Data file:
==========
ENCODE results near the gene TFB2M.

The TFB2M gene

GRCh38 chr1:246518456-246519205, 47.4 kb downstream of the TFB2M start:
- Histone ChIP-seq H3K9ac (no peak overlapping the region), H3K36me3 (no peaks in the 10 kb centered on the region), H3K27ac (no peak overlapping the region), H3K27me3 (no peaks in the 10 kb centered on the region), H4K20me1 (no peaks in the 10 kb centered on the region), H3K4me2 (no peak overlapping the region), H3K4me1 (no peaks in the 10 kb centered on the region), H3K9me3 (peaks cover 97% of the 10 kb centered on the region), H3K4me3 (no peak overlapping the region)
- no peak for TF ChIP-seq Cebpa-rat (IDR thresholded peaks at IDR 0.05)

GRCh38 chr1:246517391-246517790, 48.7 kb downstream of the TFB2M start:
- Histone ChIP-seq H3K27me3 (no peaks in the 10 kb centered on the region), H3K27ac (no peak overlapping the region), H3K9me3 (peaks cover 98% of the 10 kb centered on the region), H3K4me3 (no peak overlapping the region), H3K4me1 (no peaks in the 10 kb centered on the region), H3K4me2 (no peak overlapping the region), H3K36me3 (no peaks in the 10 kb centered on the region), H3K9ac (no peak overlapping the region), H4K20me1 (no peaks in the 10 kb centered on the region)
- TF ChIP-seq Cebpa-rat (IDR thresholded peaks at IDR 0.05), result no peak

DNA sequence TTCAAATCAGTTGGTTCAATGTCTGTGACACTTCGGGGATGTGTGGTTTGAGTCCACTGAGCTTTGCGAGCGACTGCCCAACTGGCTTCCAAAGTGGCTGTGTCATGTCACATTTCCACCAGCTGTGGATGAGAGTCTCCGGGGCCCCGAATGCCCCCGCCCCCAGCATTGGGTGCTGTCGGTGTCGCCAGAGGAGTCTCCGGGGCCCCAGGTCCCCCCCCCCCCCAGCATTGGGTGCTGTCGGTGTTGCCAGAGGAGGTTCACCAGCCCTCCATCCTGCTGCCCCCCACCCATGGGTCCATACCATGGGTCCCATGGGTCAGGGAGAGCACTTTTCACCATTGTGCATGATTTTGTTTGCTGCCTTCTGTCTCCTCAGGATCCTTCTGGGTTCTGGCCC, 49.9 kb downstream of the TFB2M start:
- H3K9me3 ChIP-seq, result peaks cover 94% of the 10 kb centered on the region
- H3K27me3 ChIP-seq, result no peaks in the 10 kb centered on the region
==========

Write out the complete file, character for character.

ENCODE results near the gene TFB2M.

The TFB2M gene

GRCh38 chr1:246518456-246519205, 47.4 kb downstream of the TFB2M start:
- Histone ChIP-seq H3K9ac (no peak overlapping the region), H3K36me3 (no peaks in the 10 kb centered on the region), H3K27ac (no peak overlapping the region), H3K27me3 (no peaks in the 10 kb centered on the region), H4K20me1 (no peaks in the 10 kb centered on the region), H3K4me2 (no peak overlapping the region), H3K4me1 (no peaks in the 10 kb centered on the region), H3K9me3 (peaks cover 97% of the 10 kb centered on the region), H3K4me3 (no peak overlapping the region)
- no peak for TF ChIP-seq Cebpa-rat (IDR thresholded peaks at IDR 0.05)

GRCh38 chr1:246517391-246517790, 48.7 kb downstream of the TFB2M start:
- Histone ChIP-seq H3K27me3 (no peaks in the 10 kb centered on the region), H3K27ac (no peak overlapping the region), H3K9me3 (peaks cover 98% of the 10 kb centered on the region), H3K4me3 (no peak overlapping the region), H3K4me1 (no peaks in the 10 kb centered on the region), H3K4me2 (no peak overlapping the region), H3K36me3 (no peaks in the 10 kb centered on the region), H3K9ac (no peak overlapping the region), H4K20me1 (no peaks in the 10 kb centered on the region)
- TF ChIP-seq Cebpa-rat (IDR thresholded peaks at IDR 0.05), result no peak

DNA sequence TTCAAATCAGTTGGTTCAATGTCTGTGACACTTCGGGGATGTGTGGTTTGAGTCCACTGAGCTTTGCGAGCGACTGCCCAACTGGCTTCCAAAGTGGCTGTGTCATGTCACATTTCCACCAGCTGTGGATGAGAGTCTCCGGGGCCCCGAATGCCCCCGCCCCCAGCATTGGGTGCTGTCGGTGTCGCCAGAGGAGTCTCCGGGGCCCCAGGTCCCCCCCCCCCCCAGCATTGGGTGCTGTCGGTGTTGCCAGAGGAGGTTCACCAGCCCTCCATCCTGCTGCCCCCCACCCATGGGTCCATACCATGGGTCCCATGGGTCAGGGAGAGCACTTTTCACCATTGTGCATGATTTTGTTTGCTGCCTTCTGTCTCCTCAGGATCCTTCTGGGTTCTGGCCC, 49.9 kb downstream of the TFB2M start:
- H3K9me3 ChIP-seq, result peaks cover 94% of the 10 kb centered on the region
- H3K27me3 ChIP-seq, result no peaks in the 10 kb centered on the region